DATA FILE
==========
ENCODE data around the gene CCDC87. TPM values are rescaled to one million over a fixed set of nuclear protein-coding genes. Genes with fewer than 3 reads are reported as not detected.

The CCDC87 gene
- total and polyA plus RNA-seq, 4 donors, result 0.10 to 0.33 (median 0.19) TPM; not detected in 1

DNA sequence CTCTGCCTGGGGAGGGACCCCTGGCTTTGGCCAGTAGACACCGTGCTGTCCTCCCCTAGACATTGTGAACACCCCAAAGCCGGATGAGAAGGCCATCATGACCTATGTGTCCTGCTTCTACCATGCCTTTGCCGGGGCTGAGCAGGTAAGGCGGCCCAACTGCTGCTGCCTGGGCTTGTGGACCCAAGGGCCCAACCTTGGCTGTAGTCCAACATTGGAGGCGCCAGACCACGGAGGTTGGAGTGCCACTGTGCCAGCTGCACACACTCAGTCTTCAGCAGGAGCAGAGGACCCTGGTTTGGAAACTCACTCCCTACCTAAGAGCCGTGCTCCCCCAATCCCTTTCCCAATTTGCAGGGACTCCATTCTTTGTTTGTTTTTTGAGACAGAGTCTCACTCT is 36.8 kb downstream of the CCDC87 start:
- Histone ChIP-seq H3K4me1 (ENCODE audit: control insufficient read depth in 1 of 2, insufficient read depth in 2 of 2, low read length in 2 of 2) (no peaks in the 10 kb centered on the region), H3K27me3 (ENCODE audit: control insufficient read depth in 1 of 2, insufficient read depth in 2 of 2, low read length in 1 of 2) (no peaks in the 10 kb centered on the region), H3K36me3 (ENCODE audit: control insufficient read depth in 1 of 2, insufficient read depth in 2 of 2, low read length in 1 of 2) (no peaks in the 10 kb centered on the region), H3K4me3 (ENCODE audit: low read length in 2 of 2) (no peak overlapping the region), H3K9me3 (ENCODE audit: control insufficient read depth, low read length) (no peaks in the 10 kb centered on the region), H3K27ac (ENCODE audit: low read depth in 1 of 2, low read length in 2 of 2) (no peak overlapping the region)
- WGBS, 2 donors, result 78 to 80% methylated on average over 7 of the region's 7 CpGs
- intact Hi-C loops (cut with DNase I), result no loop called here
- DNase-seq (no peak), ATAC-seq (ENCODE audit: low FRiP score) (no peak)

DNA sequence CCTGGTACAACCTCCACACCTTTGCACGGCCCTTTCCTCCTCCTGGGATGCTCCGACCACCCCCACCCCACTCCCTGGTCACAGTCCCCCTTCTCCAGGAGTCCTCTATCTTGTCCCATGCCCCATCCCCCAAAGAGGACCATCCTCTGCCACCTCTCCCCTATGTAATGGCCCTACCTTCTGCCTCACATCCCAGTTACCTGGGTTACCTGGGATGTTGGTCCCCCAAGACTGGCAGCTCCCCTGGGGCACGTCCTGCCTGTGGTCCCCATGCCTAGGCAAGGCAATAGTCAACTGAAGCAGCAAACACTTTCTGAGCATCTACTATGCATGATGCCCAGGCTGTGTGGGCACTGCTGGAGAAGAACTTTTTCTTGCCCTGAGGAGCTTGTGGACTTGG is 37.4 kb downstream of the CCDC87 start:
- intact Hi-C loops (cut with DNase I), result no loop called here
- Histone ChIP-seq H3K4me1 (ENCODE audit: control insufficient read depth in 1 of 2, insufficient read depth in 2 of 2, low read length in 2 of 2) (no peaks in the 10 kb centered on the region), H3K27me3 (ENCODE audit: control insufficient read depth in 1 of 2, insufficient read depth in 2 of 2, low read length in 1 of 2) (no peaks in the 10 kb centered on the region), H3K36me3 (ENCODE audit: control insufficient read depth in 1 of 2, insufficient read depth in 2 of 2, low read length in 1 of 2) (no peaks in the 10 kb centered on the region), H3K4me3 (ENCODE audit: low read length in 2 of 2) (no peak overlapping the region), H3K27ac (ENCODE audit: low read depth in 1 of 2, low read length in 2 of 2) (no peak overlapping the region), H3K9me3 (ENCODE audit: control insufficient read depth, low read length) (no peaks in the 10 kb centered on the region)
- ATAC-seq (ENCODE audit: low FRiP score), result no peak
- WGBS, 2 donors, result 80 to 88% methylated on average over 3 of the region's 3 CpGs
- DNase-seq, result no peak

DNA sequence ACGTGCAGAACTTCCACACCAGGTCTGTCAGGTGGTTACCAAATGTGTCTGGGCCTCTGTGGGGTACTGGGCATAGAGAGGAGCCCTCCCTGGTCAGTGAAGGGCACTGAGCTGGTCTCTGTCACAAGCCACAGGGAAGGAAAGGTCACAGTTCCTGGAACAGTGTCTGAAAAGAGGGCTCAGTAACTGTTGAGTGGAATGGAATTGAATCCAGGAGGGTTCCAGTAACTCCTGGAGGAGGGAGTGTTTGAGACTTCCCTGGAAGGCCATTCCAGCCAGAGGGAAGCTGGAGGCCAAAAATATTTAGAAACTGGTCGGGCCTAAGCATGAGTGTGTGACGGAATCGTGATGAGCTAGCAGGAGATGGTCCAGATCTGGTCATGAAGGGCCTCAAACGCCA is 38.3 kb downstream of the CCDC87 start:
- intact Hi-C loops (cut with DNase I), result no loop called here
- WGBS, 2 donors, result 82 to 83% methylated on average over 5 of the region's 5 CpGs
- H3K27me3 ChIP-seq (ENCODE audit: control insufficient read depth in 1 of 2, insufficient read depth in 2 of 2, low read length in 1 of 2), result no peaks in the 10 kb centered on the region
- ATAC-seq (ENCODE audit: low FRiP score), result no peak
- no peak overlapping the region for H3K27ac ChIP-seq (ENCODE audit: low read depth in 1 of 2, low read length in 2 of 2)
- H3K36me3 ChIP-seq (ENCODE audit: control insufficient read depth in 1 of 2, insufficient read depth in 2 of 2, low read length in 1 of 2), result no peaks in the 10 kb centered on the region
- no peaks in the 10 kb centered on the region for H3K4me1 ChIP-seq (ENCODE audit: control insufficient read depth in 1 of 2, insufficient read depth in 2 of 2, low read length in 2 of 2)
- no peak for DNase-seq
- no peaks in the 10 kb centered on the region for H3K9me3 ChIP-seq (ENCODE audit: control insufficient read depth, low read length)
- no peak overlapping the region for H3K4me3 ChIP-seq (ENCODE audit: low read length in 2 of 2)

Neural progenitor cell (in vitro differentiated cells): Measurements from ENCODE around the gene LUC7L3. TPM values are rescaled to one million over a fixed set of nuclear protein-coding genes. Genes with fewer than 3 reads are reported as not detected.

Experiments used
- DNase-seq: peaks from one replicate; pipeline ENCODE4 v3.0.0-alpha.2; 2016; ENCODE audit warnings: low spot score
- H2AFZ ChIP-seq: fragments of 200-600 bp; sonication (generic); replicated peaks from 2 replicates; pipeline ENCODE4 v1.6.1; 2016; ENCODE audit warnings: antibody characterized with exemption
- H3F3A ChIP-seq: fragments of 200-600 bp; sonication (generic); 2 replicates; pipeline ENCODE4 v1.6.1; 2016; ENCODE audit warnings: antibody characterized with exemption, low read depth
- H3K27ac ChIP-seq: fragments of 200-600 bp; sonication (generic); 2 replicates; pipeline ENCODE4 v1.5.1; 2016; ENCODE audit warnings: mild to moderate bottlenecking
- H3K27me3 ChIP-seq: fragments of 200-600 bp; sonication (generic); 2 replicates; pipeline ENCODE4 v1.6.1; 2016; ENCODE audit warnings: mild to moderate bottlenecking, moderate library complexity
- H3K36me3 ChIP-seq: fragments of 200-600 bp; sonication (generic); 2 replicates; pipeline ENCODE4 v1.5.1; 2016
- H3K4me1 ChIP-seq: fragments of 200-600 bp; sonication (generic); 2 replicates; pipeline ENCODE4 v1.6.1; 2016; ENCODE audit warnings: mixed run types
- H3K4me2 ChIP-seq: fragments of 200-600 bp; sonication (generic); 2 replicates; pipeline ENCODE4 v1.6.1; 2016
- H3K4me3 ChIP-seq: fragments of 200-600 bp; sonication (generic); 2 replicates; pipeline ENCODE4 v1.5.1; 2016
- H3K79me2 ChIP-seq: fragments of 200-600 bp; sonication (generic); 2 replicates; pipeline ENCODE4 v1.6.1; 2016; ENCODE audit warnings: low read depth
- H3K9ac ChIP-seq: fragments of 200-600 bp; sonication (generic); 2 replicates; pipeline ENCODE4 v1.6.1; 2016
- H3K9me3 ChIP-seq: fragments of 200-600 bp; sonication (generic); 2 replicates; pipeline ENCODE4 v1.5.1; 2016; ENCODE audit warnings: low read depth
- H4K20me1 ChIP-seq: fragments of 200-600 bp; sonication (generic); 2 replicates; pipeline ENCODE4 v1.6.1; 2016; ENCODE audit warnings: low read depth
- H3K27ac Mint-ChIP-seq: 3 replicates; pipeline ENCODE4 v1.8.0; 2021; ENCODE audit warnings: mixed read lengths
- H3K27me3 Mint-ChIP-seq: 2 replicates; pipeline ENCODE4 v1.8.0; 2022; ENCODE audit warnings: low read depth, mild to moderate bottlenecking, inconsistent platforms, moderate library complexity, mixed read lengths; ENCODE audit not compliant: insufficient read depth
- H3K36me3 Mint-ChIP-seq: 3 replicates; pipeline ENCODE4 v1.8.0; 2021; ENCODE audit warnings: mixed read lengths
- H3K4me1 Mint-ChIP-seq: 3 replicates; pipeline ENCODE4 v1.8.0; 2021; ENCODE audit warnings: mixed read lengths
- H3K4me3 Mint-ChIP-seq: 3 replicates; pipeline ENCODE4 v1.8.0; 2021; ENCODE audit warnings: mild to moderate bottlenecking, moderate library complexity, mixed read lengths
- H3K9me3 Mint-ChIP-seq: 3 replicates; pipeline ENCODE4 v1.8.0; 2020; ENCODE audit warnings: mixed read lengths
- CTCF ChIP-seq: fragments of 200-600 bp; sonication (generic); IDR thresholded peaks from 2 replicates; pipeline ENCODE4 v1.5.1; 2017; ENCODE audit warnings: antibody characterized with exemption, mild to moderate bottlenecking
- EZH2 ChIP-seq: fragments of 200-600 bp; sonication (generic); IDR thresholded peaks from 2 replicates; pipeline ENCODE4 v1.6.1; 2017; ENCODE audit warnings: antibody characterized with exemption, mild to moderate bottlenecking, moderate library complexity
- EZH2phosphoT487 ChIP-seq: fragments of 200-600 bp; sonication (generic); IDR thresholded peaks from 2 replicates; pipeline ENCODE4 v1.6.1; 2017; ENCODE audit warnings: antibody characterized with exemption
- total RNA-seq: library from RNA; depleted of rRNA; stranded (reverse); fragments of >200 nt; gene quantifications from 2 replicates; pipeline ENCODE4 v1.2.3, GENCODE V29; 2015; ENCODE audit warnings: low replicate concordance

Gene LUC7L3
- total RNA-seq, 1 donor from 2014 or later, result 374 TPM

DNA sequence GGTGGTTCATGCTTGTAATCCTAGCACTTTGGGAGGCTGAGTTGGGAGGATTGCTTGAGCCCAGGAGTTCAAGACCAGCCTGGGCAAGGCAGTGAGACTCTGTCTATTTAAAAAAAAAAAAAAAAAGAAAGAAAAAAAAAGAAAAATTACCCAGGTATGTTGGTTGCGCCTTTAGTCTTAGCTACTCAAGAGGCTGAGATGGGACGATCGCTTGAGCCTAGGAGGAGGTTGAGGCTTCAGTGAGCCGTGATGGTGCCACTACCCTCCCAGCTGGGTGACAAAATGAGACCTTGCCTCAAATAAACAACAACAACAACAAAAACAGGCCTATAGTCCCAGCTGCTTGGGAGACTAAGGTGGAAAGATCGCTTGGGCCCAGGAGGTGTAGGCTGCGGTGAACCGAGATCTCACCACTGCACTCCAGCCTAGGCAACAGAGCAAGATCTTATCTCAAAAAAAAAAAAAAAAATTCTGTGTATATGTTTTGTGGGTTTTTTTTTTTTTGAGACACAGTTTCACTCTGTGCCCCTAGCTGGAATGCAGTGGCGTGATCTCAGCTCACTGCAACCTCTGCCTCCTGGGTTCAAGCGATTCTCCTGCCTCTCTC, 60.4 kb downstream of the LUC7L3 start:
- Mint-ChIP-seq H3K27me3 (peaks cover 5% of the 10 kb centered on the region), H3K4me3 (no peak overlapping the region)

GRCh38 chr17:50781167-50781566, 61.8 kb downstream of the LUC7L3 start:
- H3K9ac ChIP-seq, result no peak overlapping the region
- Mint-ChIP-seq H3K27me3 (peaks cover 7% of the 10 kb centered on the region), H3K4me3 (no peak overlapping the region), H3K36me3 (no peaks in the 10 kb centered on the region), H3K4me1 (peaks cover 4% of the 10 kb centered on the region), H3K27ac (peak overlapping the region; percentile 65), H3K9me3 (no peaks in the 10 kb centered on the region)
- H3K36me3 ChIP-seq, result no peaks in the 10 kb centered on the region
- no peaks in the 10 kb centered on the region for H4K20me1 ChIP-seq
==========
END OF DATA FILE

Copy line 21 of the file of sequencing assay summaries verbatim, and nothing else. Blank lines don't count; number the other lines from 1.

- H3K36me3 ChIP-seq (ENCODE audit: control insufficient read depth in 1 of 2, insufficient read depth in 2 of 2, low read length in 1 of 2), result no peaks in the 10 kb centered on the region